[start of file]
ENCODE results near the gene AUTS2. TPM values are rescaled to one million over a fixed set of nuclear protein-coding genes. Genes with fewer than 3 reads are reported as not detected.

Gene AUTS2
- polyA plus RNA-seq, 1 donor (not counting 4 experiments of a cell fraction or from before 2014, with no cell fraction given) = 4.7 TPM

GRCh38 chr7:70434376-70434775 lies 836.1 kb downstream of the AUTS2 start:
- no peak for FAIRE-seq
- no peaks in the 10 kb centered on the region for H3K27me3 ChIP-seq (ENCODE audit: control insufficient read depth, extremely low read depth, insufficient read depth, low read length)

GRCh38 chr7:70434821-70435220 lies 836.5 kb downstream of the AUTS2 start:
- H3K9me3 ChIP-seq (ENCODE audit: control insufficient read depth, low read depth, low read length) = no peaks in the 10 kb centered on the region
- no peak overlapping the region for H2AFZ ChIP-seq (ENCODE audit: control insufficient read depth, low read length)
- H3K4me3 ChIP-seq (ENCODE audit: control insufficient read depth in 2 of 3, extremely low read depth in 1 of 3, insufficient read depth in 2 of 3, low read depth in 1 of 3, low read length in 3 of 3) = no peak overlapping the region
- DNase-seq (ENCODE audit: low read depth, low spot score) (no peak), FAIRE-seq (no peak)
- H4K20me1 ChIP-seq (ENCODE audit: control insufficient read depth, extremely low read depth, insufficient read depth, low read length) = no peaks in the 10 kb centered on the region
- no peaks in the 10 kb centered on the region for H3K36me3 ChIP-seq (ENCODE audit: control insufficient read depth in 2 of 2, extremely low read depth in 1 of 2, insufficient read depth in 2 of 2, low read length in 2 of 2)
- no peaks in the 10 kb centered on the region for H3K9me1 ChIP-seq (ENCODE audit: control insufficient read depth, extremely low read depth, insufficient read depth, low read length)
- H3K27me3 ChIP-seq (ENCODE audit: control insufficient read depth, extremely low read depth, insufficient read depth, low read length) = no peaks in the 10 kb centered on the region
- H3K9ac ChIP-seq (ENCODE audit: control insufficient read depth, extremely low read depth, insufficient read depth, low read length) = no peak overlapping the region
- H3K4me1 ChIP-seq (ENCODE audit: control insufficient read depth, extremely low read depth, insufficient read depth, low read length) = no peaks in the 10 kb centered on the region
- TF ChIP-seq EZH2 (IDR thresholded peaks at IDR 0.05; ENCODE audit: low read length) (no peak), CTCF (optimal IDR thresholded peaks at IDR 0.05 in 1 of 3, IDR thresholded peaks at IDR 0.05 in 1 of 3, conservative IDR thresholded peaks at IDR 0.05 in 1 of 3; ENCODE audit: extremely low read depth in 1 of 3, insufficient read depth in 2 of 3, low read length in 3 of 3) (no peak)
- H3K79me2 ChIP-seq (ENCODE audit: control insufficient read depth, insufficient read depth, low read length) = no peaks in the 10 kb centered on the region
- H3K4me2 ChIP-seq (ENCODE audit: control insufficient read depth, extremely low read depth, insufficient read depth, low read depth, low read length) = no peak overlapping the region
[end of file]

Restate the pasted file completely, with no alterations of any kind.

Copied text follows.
ENCODE results near the gene AUTS2. TPM values are rescaled to one million over a fixed set of nuclear protein-coding genes. Genes with fewer than 3 reads are reported as not detected.

Gene AUTS2
- polyA plus RNA-seq, 1 donor (not counting 4 experiments of a cell fraction or from before 2014, with no cell fraction given) = 4.7 TPM

GRCh38 chr7:70434376-70434775 lies 836.1 kb downstream of the AUTS2 start:
- no peak for FAIRE-seq
- no peaks in the 10 kb centered on the region for H3K27me3 ChIP-seq (ENCODE audit: control insufficient read depth, extremely low read depth, insufficient read depth, low read length)

GRCh38 chr7:70434821-70435220 lies 836.5 kb downstream of the AUTS2 start:
- H3K9me3 ChIP-seq (ENCODE audit: control insufficient read depth, low read depth, low read length) = no peaks in the 10 kb centered on the region
- no peak overlapping the region for H2AFZ ChIP-seq (ENCODE audit: control insufficient read depth, low read length)
- H3K4me3 ChIP-seq (ENCODE audit: control insufficient read depth in 2 of 3, extremely low read depth in 1 of 3, insufficient read depth in 2 of 3, low read depth in 1 of 3, low read length in 3 of 3) = no peak overlapping the region
- DNase-seq (ENCODE audit: low read depth, low spot score) (no peak), FAIRE-seq (no peak)
- H4K20me1 ChIP-seq (ENCODE audit: control insufficient read depth, extremely low read depth, insufficient read depth, low read length) = no peaks in the 10 kb centered on the region
- no peaks in the 10 kb centered on the region for H3K36me3 ChIP-seq (ENCODE audit: control insufficient read depth in 2 of 2, extremely low read depth in 1 of 2, insufficient read depth in 2 of 2, low read length in 2 of 2)
- no peaks in the 10 kb centered on the region for H3K9me1 ChIP-seq (ENCODE audit: control insufficient read depth, extremely low read depth, insufficient read depth, low read length)
- H3K27me3 ChIP-seq (ENCODE audit: control insufficient read depth, extremely low read depth, insufficient read depth, low read length) = no peaks in the 10 kb centered on the region
- H3K9ac ChIP-seq (ENCODE audit: control insufficient read depth, extremely low read depth, insufficient read depth, low read length) = no peak overlapping the region
- H3K4me1 ChIP-seq (ENCODE audit: control insufficient read depth, extremely low read depth, insufficient read depth, low read length) = no peaks in the 10 kb centered on the region
- TF ChIP-seq EZH2 (IDR thresholded peaks at IDR 0.05; ENCODE audit: low read length) (no peak), CTCF (optimal IDR thresholded peaks at IDR 0.05 in 1 of 3, IDR thresholded peaks at IDR 0.05 in 1 of 3, conservative IDR thresholded peaks at IDR 0.05 in 1 of 3; ENCODE audit: extremely low read depth in 1 of 3, insufficient read depth in 2 of 3, low read length in 3 of 3) (no peak)
- H3K79me2 ChIP-seq (ENCODE audit: control insufficient read depth, insufficient read depth, low read length) = no peaks in the 10 kb centered on the region
- H3K4me2 ChIP-seq (ENCODE audit: control insufficient read depth, extremely low read depth, insufficient read depth, low read depth, low read length) = no peak overlapping the region